20 January 2022

Dixon Advisory goes into voluntary administration

| Ian Bushnell
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Dixon Advisory

For decades, Dixon Advisory was the first choice for financial advice in Canberra. Photo: April 77.

Wealth management firm Dixon Advisory has been forced into voluntary administration due to mounting liabilities arising from potential damages from class actions, consumer claims and penalties owing to the corporate watchdog.

Dixon Advisory and Superannuation Services Pty Limited (DASS), a wholly-owned subsidiary of E&P Financial Group Limited, told the Australian Stock Exchange that it had appointed PwC Partners, Stephen Longley and Craig Crosbie, as voluntary administrators.

DASS directors have determined that mounting actual and potential liabilities mean it is likely to become insolvent.

The company, founded in Canberra by Daryl Dixon and his wife Kate Dixon in 1986, is facing a big damages bill from multiple class actions led by Piper Alderman and Shine Lawyers, claiming DASS provided conflicted and misleading advice by directing clients into its US residential property fund.

Many clients suffered considerable losses, devastating life savings.

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The Australian Financial Complaints Authority is also pursuing the company. Last July, DASS agreed to pay the Australian Securities & Investments Commission $7.2 million in penalties and $1 million in costs as part of a settlement for failing to act in clients’ best interests.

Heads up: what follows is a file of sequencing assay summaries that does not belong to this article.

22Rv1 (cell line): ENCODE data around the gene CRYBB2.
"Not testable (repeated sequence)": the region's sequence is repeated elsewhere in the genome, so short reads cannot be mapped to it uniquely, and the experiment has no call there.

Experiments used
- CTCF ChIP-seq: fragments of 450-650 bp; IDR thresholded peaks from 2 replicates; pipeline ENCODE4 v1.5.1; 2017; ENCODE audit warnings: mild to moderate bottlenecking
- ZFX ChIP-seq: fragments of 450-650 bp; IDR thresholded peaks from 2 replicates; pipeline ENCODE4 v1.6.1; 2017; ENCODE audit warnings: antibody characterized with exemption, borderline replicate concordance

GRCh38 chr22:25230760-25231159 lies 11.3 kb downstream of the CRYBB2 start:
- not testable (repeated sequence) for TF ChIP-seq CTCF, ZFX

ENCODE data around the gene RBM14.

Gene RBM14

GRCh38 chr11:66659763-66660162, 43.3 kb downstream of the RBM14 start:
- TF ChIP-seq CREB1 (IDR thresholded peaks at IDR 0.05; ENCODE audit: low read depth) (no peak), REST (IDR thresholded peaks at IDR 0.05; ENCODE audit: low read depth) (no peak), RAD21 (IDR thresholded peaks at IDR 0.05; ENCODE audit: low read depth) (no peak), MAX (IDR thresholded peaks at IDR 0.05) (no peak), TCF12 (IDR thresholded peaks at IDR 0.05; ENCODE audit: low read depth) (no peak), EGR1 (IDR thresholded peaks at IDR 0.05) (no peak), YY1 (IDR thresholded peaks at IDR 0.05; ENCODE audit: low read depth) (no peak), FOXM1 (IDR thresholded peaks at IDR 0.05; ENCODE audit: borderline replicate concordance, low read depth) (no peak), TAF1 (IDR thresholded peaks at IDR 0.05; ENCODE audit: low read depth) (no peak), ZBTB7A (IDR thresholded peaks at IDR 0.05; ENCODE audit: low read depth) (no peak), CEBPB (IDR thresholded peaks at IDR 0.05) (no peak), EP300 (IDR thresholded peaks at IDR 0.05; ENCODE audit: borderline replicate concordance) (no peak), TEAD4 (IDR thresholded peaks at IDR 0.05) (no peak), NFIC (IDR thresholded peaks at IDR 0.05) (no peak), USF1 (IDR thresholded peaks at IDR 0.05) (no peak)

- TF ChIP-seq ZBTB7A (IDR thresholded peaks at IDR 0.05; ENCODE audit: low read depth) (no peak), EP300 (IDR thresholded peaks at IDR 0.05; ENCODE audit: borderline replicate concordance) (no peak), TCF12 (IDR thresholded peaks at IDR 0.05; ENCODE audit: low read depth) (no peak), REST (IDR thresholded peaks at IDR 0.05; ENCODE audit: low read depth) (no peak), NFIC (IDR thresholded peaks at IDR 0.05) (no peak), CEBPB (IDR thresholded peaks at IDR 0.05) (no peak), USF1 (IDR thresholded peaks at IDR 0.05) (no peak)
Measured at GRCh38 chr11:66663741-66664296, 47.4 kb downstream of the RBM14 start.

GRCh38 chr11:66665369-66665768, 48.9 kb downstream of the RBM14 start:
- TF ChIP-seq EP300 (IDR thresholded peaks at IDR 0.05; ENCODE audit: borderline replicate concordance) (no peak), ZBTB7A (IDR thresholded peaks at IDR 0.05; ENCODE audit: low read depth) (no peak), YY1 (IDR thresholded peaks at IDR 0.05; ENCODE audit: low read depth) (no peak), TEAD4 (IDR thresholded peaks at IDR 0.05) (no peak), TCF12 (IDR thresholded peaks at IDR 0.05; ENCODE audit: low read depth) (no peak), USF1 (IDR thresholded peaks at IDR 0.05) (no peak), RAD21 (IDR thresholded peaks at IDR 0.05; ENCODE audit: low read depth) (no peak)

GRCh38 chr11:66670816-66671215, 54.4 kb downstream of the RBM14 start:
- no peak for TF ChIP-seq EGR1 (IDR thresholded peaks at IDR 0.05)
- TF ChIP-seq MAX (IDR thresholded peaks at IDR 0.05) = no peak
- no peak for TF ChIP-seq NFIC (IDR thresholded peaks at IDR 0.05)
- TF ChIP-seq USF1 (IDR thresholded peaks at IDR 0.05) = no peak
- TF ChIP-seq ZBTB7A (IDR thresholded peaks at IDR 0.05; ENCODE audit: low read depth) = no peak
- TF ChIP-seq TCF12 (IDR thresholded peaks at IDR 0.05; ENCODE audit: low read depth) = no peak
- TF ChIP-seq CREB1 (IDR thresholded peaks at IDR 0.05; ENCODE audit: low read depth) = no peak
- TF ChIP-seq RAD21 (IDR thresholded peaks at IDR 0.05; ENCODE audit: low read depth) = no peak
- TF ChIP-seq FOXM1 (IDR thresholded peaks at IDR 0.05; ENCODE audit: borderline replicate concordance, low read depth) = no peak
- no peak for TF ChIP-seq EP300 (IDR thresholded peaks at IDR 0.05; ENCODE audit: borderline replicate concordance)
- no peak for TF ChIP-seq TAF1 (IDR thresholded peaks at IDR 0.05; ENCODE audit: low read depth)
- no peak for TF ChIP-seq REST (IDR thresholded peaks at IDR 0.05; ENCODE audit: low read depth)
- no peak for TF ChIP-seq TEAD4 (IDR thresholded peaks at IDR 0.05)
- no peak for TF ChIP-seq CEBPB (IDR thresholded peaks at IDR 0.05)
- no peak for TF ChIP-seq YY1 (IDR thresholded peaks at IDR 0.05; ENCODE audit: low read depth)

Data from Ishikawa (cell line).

E&P told the ASX it would aim for minimal disruption for clients and settle all claims. It would transfer DASS clients to another service provider of their choice and propose a deed of company arrangement which provides for the comprehensive settlement of all DASS and related claims.

It said that the voluntary administration relates to DASS only and there was no recourse for DASS liabilities to other entities within E&P.

No client assets were at risk because they were either held in clients’ own names or in trust by independent third parties, no jobs would be lost, and DASS clients would still have access to their current adviser.

The group acknowledged the heads of agreement entered into between DASS and ASIC relating to alleged breaches of the Corporations Act, including the agreed penalty and contribution to ASIC’s costs. It agreed to contribute an equivalent sum for the benefit of creditors as part of a comprehensive settlement of all DASS and related claims.

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Group managing director & CEO Peter Anderson said the appointment of voluntary administrators to DASS had become necessary in light of the increasing number of claims against DASS and the potential associated financial liabilities.

“It has also become apparent that settling individual claims as they arise will likely lead to inequities between client creditors. Voluntary administration provides an appropriate framework to ensure all client creditors are treated equitably,” he said.

Dixon Advisory is the fourth largest self-managed superannuation fund provider in Australia.

In 2001, Daryl and Kate’s son Alan Dixon assumed the managing director role and formed the SMSF and investment advice unit.

By 2015 the company had 4500 SMSFs under management, worth about $5 billion, and had around 8000 SMSF members.

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Dixon Advisory was a trusted adviser for more than 5000 clients by the time it agreed to merge with brokerage firm Evans & Partners in September 2016. The merged group, then called Evans Dixon, was a combined $18 billion wealth advisory firm and listed on the ASX in 2018.

It shed the Dixon name in 2020 as the reputation of the once-lauded financial adviser became tarnished.

Daryl Dixon is also a regular media commentator, columnist and author on financial affairs, and there were few more trusted experts in Canberra than him.